- Series Information
- The Oxford Handbook of Organized Crime
- List of Contributors
- Organized Crime: A Contested Concept
- Theoretical Perspectives on Organized Crime
- Searching for Organized Crime in History
- How to Research Organized Crime
- The Italian Mafia
- The Italian-American Mafia
- the Russian Mafia: Rise and Extinction
- Organized Crime in Colombia: The Actors Running the Illegal Drug Industry
- Mexican Drug “Cartels”
- Chinese Organized Crime
- The Japanese Yakuza
- Nigerian Criminal Organizations
- Gangs Another Form of Organized Crime?
- Opportunistic Structures of Organized Crime
- Organizing Crime: The State as Agent
- The Social Embeddedness of Organized Crime
- Protection and Extortion
- Drug Markets and Organized Crime
- Human Smuggling, Human Trafficking, and Exploitation in the Sex Industry
- Illegal Gambling
- Money Laundering
- Arms Trafficking
- Organized Fraud
- The Illegal Exploitation of Natural Resources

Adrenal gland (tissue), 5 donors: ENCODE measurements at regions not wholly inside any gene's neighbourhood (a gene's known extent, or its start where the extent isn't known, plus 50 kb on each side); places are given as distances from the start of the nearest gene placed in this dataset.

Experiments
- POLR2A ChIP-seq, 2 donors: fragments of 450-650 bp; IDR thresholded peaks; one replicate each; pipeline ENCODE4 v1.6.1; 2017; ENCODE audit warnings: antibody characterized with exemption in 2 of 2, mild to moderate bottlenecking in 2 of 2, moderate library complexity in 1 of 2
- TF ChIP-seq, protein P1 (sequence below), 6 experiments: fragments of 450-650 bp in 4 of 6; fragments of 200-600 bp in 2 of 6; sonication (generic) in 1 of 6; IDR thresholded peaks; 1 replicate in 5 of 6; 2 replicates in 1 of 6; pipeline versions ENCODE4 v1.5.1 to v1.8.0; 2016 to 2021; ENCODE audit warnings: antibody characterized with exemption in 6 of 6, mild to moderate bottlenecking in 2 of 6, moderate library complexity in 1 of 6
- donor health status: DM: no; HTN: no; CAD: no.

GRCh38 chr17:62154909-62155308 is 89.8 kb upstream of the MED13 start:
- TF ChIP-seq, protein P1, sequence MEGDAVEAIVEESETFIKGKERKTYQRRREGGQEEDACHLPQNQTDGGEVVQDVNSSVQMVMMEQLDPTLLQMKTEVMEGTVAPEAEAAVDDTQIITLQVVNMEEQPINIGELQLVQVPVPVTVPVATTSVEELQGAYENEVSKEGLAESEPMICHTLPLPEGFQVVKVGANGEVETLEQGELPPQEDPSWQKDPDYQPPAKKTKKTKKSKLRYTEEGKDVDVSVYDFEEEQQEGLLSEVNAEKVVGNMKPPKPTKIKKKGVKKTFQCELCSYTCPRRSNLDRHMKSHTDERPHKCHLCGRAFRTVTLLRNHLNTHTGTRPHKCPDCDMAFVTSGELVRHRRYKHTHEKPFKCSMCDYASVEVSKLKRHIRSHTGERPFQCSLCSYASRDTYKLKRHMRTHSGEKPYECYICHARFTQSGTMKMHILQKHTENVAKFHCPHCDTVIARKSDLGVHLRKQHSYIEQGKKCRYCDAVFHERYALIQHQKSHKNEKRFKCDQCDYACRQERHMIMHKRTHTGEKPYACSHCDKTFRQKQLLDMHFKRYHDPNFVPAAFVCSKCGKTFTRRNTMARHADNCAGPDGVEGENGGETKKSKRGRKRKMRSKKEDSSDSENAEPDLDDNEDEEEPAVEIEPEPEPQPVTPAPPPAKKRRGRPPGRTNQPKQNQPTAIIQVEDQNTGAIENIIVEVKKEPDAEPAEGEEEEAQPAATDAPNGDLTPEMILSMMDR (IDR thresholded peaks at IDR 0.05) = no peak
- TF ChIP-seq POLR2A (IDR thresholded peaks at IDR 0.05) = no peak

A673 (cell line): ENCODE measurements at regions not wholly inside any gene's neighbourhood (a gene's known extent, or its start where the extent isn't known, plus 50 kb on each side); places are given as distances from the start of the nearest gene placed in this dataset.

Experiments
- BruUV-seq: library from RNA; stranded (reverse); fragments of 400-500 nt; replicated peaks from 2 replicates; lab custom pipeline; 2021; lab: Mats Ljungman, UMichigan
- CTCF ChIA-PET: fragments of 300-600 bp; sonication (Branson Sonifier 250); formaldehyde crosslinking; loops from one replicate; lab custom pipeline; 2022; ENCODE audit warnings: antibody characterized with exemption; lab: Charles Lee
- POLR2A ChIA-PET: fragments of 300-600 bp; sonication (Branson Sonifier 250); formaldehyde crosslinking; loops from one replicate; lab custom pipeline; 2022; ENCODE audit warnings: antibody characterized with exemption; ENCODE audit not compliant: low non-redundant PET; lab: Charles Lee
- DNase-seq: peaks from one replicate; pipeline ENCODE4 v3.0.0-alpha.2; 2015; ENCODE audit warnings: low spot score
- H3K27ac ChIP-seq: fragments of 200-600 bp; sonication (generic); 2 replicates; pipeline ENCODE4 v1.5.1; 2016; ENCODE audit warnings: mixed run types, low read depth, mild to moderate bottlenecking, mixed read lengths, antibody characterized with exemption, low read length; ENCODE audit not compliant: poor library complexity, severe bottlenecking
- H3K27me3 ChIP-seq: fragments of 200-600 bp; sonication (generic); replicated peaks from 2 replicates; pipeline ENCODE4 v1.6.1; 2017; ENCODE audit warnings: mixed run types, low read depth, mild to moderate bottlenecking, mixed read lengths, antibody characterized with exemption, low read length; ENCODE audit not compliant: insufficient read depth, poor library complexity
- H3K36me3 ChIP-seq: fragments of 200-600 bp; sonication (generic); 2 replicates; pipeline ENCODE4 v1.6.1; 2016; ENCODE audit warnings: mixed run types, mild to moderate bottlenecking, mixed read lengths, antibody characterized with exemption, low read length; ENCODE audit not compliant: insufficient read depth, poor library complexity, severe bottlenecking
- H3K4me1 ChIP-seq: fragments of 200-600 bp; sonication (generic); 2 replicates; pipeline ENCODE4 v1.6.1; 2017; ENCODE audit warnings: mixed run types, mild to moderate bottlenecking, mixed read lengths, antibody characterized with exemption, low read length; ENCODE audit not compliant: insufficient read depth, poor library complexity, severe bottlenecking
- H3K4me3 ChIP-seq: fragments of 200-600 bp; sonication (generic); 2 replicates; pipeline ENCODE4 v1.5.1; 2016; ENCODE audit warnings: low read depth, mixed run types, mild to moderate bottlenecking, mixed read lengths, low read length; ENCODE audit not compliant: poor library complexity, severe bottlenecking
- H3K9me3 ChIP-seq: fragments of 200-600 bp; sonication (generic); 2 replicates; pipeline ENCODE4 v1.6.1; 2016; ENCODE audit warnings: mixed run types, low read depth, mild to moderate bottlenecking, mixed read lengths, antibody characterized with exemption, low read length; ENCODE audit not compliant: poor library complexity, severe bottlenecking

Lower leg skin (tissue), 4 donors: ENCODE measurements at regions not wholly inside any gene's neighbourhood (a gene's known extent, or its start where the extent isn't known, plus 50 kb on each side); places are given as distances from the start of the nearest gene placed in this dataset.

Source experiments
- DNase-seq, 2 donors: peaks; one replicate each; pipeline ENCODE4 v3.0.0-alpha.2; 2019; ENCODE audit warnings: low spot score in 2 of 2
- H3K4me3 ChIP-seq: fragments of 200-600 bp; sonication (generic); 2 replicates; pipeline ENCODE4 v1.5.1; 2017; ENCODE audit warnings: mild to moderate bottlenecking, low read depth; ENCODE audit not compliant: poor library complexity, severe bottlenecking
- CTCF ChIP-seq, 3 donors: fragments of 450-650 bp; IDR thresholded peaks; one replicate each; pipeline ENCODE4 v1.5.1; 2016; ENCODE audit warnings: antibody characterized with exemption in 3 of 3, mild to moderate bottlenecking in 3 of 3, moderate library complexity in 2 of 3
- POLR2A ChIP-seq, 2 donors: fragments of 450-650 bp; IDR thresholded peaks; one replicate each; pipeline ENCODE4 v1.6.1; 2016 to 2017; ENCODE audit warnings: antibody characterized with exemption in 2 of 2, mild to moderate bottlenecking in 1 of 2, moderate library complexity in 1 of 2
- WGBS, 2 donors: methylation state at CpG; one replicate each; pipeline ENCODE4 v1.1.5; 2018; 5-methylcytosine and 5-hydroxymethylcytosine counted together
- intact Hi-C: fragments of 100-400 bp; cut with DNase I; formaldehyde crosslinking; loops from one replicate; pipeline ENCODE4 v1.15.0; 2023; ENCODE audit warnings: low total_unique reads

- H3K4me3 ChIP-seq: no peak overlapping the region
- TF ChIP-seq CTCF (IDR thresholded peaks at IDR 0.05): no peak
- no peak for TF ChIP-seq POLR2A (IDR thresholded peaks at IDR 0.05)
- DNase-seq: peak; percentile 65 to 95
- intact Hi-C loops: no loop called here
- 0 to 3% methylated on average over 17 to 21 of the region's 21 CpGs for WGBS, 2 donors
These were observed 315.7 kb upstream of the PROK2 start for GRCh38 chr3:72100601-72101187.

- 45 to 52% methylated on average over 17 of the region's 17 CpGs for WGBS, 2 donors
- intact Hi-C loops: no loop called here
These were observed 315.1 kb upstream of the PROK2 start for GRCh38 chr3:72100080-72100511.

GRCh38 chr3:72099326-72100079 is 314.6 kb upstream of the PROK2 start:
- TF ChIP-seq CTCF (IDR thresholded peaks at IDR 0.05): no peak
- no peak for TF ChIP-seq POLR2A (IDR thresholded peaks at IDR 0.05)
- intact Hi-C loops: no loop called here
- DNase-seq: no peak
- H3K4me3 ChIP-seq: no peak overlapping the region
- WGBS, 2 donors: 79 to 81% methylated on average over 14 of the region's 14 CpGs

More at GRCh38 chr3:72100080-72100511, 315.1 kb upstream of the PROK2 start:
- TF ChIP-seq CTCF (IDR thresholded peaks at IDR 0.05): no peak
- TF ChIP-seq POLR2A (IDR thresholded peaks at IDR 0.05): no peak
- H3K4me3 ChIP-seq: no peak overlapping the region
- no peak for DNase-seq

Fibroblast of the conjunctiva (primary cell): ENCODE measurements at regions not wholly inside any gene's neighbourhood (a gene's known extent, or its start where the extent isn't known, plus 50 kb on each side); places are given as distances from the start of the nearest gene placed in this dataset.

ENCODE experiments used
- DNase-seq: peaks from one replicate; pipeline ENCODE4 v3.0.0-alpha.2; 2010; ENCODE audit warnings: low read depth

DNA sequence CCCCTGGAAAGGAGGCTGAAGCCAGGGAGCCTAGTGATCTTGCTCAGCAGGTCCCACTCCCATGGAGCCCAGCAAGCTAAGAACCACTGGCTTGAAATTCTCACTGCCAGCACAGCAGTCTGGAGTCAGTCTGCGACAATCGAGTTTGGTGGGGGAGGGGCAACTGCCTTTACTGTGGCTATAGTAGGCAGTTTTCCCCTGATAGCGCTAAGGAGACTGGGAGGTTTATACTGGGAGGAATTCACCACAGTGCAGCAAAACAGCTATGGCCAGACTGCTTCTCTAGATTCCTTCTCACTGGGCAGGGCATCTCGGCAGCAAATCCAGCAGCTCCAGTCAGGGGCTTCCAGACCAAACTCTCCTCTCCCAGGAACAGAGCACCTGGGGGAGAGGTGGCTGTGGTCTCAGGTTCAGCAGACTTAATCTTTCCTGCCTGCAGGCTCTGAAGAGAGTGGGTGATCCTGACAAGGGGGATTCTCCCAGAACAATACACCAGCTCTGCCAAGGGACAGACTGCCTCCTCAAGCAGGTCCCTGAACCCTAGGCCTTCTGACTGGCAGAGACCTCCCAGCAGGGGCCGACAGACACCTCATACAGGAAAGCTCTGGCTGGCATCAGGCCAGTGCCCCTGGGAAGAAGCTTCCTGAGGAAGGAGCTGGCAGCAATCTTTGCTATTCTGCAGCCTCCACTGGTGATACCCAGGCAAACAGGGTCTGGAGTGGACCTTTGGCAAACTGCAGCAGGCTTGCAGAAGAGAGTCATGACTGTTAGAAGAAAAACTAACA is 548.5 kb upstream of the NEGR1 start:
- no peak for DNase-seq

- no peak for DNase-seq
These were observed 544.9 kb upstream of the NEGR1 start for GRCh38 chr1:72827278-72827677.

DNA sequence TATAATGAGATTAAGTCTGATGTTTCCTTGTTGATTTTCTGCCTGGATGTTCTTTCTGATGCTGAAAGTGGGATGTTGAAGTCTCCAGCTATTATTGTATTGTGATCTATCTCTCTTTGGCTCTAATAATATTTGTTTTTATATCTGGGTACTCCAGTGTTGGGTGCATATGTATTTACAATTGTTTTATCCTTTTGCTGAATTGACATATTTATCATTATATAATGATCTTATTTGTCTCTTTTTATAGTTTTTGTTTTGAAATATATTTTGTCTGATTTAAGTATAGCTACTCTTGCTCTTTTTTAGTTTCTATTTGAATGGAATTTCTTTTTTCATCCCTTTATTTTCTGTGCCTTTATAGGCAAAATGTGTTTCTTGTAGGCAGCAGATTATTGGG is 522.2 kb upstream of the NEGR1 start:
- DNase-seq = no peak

- Organized Crime Control in the United States of America
- U.S. Organized Crime Control Policies Exported Abroad
- European Union Organized Crime Control Policies
- The Fight Against the Italian Mafia
- Organized Crime Control in Australia and New Zealand
- Organized Crime “Control” in Asia: Experiences from India, China, and the Golden Triangle
- Finance-Oriented Strategies of Organized Crime Control
Abstract and Keywords
This essay examines the variation in relationships between drug market enterprises and organized crime across different levels of the market, countries, and drugs (cocaine, heroin, marijuana, and methamphetamine). For example, marijuana markets in Europe are generally characterized by small organizations with little connection to any but the broadest concept of organized crime. On the other hand, trafficking of heroin in Tajikistan is dominated by highly structured organized crime groups with strong connections to the political system. It may well be that, without central and effective corrupt government involvement, drug markets are likely to be fragmented and competitive. Organized crime dominance probably reflects more generally the failure of government rather than drug market specific factors.
Peter Reuter is Professor in the School of Public Policy and the Department of Criminology at the University of Maryland, as well as a Senior Economist at the RAND Corporation. His research interests are primarily in drug policy and money laundering control.
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